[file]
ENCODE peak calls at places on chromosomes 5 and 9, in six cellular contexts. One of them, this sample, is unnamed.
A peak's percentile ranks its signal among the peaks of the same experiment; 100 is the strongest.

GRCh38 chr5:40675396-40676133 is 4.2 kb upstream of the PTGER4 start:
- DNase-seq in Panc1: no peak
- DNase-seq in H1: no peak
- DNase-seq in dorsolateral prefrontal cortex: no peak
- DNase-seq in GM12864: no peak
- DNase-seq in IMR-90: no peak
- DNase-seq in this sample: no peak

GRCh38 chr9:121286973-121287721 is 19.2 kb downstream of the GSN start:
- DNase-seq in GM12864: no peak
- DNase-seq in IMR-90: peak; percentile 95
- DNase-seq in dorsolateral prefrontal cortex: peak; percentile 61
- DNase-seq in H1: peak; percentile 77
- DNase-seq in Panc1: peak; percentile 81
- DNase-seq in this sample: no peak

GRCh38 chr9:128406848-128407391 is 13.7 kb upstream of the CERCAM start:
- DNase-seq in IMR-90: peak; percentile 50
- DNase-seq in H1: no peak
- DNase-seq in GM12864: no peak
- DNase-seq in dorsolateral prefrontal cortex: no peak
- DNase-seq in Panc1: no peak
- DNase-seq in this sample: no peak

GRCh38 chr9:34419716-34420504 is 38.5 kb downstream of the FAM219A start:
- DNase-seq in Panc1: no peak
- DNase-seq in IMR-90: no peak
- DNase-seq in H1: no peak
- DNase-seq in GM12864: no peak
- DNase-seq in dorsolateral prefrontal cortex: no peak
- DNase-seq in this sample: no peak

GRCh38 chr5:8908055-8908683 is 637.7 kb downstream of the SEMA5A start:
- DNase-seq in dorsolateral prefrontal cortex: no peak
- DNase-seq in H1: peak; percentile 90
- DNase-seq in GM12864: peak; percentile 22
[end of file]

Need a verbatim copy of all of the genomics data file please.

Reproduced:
ENCODE peak calls at places on chromosomes 5 and 9, in six cellular contexts. One of them, this sample, is unnamed.
A peak's percentile ranks its signal among the peaks of the same experiment; 100 is the strongest.

GRCh38 chr5:40675396-40676133 is 4.2 kb upstream of the PTGER4 start:
- DNase-seq in Panc1: no peak
- DNase-seq in H1: no peak
- DNase-seq in dorsolateral prefrontal cortex: no peak
- DNase-seq in GM12864: no peak
- DNase-seq in IMR-90: no peak
- DNase-seq in this sample: no peak

GRCh38 chr9:121286973-121287721 is 19.2 kb downstream of the GSN start:
- DNase-seq in GM12864: no peak
- DNase-seq in IMR-90: peak; percentile 95
- DNase-seq in dorsolateral prefrontal cortex: peak; percentile 61
- DNase-seq in H1: peak; percentile 77
- DNase-seq in Panc1: peak; percentile 81
- DNase-seq in this sample: no peak

GRCh38 chr9:128406848-128407391 is 13.7 kb upstream of the CERCAM start:
- DNase-seq in IMR-90: peak; percentile 50
- DNase-seq in H1: no peak
- DNase-seq in GM12864: no peak
- DNase-seq in dorsolateral prefrontal cortex: no peak
- DNase-seq in Panc1: no peak
- DNase-seq in this sample: no peak

GRCh38 chr9:34419716-34420504 is 38.5 kb downstream of the FAM219A start:
- DNase-seq in Panc1: no peak
- DNase-seq in IMR-90: no peak
- DNase-seq in H1: no peak
- DNase-seq in GM12864: no peak
- DNase-seq in dorsolateral prefrontal cortex: no peak
- DNase-seq in this sample: no peak

GRCh38 chr5:8908055-8908683 is 637.7 kb downstream of the SEMA5A start:
- DNase-seq in dorsolateral prefrontal cortex: no peak
- DNase-seq in H1: peak; percentile 90
- DNase-seq in GM12864: peak; percentile 22